Saturday, 12 August 2017

Fujica Half: Demi-Siècle

Let's have a look at the Fujica Half, a half-frame camera from 1963. Back in the early 1960s there was a fad in Japan for half-frame cameras. It was sparked off by the 1959 Olympus Pen, which I wrote about back in 2013. Unlike other miniature film formats half-frame used standard 35mm film, but the frame was half-sized and turned on its side.

In theory the image quality should have been half as good as standard 35mm, but film has resolution to spare, and the 18x24mm frame size was more than enough for ordinary prints. It had twice the area of 110 and was, by coincidence, almost exactly the same size as the Super 35 motion picture film format that appeared in the 1980s. Half-frame is appealing nowadays because it scans easily, the resolution is more than enough for the internet, and it makes economical use of film.

Half-frame never took off in the West. The internet says that half-frame was killed off by the likes of Minox and Rollei, but I'm skeptical; a more likely explanation is that Kodak was wary of anything that might result in consumers buying less film, so instead of embracing or extending half-frame they developed the 126 Instamatic format as an attempt to extinguish it.

Kodak's business model in the late 20th century involved making people pay more money for less film, which meant making the film smaller and putting it in a plastic cartridge of non-standard size. Furthermore the world was a lot more parochial in those days, and Japanese products still had a stigma about them in the West. That's my theory and I'm sticking with it.

The Half was launched in 1963, so mine is probably half a century old. The glue has seen better days but the lens is bright and clear. Surprisingly after all this time the solar-powered selenium meter was spot-on. The 28mm f/2.8 is slightly wider and faster than the typical 30mm f/3.5 of other half-frame cameras.

I'm digressing. The Olympus Pen was a very simple camera with manual exposure controls and no lightmeter. It was followed by a second wave of more capable cameras which included the Fujica Half. I was impressed with the Half, although it tends to be overshadowed by the Fujica Drive, which had a clockwork film winder, and the Half 1.9, which had a faster lens.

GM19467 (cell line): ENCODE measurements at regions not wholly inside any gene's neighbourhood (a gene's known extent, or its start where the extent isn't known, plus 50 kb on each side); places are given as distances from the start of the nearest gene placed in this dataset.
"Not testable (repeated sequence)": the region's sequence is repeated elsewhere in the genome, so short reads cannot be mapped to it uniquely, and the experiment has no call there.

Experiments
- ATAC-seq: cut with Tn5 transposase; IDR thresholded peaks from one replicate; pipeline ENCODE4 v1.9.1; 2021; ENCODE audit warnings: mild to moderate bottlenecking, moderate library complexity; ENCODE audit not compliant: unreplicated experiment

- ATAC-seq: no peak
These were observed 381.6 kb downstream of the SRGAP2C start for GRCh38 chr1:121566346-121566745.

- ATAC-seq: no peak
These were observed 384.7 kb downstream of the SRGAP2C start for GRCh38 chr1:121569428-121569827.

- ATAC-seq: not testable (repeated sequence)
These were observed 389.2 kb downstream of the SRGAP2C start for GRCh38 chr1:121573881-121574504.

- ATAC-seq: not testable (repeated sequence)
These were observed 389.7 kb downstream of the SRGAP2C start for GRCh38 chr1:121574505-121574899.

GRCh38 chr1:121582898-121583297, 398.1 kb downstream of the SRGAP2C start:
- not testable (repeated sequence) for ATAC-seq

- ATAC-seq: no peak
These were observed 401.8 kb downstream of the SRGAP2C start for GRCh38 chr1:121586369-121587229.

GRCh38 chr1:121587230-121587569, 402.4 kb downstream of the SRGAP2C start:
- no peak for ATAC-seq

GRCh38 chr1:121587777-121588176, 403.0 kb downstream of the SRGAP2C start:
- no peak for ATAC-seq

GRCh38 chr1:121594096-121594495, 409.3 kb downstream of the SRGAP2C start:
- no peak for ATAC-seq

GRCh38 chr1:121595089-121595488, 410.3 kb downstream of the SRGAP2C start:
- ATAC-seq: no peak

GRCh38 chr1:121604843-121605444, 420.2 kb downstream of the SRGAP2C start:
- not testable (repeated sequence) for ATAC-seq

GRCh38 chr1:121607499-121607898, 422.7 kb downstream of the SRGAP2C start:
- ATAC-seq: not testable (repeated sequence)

The Half has manual exposure control plus a selenium autoexposure system. I'm generally wary of selenium meters because they wear out with time, and lots of cameras from the mid-century are now unusuable because the meters are broken and they don't have manual exposure. However my Half's meter seemed to respond to light so I decided to try it out, and it worked! All of the photographs in this post were taken with autoexposure. The Half has a program system ranging from f/2.8 + 1/20th to f/22 + 1/250th. With ISO 200 Fuji Superia it generally selected f/11 + 125th or thereabouts. Oddly the viewfinder shows shutter speeds up to 1/250th, but the manual speed control has 1/300 instead. Perhaps the autoexposure system is stepless.

In London only men or women are allowed to cross the road.

As always I scan the negatives with an Epson V500 and use the gap between frames to set the black level, which works a treat.

I've always assumed that selenium meters gradually lose their puff when exposed to light, but it seems that the real enemy of selenium cells is corrosion. Perhaps the original owner(s) kept the camera away from moisture. Hooray for that man or woman. I have no idea how much the Fujica Half cost when it was new, but it feels well-made and has a specification that was, at the time, at the higher end of the scale, so perhaps the first owner treasured it.

If the gods of Blogger's content management system are smiling down on me there should now be an interesting article / eBay shopping list from the July 1989 Popular Photography about second-wave half-frame cameras:

The Half has scale focus, with détentes at 2.9 feet (marked P, probably for Portrait) and 14.9 feet (marked G, probably for Garmonbozia / "pain and sorrow"). The aperture ranges from f/2.8 - f/22, with an A setting for autoexposure. The shutter speeds are B - 30 - 60 - 125 - 300, but you have to select an aperture before the shutter control will stick. It has a leaf shutter which makes a quiet click, and the frame counter is on the bottom of the camera. There's an off-centre tripod socket, a self-timer, and a PC socket. And a cold shoe, and some kind of flash automation that I will never use.

The lightmeter control only covers ISO 12 to ISO 200, so if you have a box of Fuji Velva 50 you're in luck; Ilford 3200 not so much. In my experience 400-speed negative film works just fine exposed at ISO 200, in fact some people overexpose by a stop to lift the shadows.

Film loading requires a bit of faith - it's one of those systems that doesn't advance film properly unless the back is closed - but it hasn't failed me yet. Is the lens any good? After poring over the scans it seems to be consistent across the frame when stopped down, although not as razor-sharp as the Ricoh Caddy I took for a spin back in 2016, and at f/2.8 the borders aren't all that great, but I can't be sure if that's the lens or mis-focusing on my part.

The shutter button feels a bit spongy, perhaps because it also has to operate the aperture/shutter needle in the viewfinder as well as tripping the shutter. Nonetheless I was impressed with the Fujica Half. Perhaps the only downside is that it doesn't have a filter thread. If you want to use a polariser you have to hold it against the lens. This isn't an issue in the United Kingdom, where the sun comes out but once a year, but perhaps when we have left the European Union we can export our clouds to extra-European nations that are short of clouds, such as e.g. Kenya or Egypt, and they can sell us sunshine in return.